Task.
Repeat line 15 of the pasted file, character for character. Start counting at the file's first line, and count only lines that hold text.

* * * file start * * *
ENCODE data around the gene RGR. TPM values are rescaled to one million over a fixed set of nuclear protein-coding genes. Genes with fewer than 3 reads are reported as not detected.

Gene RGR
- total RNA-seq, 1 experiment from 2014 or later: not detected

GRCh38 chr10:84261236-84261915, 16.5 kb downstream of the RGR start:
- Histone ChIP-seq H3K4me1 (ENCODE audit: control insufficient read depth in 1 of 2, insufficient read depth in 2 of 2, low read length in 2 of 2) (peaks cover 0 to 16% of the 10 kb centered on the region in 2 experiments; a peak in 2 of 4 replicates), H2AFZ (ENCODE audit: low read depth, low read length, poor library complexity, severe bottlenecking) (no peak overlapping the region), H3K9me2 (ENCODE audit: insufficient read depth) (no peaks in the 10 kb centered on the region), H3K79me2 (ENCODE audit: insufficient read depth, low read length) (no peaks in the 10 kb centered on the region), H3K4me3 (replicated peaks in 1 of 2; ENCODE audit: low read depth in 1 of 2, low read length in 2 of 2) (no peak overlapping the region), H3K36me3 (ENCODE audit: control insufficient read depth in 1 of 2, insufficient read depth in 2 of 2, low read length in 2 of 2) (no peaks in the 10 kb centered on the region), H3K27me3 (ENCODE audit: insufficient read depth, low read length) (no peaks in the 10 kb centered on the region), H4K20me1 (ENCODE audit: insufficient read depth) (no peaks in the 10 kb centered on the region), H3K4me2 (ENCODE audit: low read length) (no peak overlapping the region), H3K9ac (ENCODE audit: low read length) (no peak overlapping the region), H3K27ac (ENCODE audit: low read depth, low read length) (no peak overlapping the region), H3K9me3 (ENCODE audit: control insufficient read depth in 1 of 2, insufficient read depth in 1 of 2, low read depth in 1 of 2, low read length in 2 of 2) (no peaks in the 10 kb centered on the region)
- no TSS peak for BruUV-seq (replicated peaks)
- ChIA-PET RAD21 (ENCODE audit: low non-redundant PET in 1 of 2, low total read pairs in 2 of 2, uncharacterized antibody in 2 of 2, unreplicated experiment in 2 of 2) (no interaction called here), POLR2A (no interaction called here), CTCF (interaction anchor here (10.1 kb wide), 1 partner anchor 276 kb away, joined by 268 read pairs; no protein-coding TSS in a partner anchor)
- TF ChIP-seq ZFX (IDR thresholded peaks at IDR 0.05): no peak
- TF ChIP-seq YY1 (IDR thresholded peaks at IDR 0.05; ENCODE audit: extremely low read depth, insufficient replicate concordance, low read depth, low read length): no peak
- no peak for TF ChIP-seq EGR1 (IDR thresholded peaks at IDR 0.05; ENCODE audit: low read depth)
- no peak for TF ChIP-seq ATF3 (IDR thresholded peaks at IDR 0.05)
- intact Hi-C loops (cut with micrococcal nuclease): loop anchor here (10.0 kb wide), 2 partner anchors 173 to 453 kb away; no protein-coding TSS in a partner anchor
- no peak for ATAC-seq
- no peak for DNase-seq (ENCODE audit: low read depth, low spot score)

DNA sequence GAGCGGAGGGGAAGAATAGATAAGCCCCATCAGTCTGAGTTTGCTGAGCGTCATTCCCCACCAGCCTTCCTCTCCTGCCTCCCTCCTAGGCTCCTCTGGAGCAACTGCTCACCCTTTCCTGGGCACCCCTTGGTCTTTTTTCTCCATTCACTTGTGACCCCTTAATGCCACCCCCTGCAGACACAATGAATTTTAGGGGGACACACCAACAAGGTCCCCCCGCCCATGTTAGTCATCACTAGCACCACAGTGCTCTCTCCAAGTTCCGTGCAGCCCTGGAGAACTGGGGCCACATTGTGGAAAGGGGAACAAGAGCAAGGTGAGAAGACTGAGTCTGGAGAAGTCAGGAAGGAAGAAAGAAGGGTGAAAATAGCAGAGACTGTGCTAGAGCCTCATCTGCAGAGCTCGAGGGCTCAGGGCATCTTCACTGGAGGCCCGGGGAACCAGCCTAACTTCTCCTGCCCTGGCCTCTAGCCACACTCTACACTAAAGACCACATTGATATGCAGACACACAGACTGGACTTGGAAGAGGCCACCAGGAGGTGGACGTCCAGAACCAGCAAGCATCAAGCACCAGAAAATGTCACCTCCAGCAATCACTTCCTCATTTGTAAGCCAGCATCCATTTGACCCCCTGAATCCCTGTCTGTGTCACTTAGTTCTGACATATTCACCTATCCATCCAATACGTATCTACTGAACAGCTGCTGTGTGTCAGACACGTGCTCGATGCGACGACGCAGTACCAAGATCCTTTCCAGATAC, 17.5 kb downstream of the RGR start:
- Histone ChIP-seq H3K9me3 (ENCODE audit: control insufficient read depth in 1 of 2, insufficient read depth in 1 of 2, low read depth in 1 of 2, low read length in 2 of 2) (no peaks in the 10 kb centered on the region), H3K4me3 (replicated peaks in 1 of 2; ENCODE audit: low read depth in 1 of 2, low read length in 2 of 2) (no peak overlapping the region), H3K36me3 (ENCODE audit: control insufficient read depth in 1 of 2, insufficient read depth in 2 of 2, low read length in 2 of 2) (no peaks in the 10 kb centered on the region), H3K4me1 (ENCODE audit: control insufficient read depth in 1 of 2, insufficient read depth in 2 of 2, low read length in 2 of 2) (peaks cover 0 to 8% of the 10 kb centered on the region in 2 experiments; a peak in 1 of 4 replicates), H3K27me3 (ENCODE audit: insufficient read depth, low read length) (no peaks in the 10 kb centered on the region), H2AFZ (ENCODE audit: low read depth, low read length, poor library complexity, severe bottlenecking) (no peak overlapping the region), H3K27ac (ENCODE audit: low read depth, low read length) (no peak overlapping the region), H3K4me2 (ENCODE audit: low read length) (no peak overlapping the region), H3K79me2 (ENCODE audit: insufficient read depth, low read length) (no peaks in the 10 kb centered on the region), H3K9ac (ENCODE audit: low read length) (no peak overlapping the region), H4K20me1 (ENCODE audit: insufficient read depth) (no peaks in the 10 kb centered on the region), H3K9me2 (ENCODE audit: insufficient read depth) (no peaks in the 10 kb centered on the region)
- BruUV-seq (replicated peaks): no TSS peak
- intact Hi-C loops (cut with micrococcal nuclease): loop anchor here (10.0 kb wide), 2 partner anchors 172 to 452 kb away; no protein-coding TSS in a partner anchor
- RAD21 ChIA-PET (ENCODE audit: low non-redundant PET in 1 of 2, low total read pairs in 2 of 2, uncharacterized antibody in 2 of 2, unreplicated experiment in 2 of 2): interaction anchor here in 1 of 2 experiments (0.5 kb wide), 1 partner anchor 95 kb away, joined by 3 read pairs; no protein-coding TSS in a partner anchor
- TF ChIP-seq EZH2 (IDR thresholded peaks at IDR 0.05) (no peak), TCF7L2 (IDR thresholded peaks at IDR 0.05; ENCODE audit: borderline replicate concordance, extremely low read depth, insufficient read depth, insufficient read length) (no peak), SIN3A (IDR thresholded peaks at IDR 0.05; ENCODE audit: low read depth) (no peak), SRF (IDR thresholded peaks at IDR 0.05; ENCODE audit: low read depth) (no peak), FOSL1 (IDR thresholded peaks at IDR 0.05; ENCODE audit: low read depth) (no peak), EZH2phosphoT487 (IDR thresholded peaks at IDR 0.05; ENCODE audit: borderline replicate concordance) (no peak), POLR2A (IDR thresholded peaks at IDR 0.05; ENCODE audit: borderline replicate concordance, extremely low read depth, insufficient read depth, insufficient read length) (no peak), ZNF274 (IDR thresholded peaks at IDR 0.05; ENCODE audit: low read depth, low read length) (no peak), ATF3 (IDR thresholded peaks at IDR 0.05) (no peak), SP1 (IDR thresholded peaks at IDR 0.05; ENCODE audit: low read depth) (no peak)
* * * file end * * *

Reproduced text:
DNA sequence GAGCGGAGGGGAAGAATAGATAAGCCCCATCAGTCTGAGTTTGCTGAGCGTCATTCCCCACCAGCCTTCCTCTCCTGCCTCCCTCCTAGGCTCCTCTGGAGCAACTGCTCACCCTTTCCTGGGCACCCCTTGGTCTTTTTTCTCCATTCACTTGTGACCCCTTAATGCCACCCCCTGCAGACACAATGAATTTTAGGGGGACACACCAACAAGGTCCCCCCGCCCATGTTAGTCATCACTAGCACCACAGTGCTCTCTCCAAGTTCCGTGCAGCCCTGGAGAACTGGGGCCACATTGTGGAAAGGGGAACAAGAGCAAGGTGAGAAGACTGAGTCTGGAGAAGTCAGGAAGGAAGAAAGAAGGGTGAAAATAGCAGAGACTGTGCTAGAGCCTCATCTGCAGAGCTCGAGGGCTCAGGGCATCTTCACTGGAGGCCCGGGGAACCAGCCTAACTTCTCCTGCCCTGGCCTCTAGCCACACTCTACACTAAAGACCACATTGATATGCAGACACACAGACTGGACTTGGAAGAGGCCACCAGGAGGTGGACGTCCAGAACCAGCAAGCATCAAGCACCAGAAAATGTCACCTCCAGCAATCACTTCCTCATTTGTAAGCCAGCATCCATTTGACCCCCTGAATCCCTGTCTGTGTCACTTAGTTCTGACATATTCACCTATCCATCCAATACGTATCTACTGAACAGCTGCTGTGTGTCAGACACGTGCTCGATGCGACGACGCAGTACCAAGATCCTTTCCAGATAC, 17.5 kb downstream of the RGR start: